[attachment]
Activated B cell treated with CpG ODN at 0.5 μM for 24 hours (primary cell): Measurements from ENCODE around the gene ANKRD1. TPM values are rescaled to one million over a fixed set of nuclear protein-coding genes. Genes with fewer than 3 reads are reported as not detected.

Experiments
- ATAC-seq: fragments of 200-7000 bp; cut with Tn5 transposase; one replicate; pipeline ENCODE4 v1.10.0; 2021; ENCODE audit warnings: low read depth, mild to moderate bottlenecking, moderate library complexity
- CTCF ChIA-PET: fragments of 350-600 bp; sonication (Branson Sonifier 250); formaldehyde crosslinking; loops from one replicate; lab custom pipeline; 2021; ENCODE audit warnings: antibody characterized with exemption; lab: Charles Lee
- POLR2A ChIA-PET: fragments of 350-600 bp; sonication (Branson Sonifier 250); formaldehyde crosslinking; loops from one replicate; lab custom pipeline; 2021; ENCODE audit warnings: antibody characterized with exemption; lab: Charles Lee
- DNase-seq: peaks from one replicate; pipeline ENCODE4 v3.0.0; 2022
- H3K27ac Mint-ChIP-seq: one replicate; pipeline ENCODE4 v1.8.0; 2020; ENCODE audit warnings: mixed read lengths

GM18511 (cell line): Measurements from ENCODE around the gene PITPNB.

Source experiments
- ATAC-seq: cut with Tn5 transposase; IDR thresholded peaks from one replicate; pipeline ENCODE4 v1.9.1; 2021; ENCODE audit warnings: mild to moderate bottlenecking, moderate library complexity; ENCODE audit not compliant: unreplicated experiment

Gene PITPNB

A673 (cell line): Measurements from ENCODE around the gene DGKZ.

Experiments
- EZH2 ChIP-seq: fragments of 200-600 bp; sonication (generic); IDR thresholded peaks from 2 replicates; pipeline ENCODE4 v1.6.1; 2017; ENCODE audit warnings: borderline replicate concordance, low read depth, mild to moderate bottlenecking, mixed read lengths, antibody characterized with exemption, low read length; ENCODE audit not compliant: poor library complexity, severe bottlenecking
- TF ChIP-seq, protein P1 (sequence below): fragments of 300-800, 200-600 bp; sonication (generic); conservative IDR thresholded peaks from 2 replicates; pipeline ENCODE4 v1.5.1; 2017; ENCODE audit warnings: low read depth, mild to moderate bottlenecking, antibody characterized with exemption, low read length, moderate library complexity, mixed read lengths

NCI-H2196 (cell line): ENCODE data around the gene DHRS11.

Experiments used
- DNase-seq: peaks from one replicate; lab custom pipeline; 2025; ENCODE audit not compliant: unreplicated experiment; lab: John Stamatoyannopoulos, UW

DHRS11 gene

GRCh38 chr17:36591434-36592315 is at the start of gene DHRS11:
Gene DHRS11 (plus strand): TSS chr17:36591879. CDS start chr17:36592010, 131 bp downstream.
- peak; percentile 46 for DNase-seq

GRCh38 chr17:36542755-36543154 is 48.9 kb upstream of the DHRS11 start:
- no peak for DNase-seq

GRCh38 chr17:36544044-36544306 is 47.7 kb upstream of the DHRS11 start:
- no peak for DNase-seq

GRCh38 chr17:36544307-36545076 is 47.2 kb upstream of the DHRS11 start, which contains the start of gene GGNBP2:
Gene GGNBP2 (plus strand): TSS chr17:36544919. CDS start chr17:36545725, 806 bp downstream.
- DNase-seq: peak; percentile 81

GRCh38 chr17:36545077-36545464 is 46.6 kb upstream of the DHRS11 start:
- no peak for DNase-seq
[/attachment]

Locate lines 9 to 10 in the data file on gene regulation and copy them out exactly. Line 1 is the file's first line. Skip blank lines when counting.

Source experiments
- ATAC-seq: cut with Tn5 transposase; IDR thresholded peaks from one replicate; pipeline ENCODE4 v1.9.1; 2021; ENCODE audit warnings: mild to moderate bottlenecking, moderate library complexity; ENCODE audit not compliant: unreplicated experiment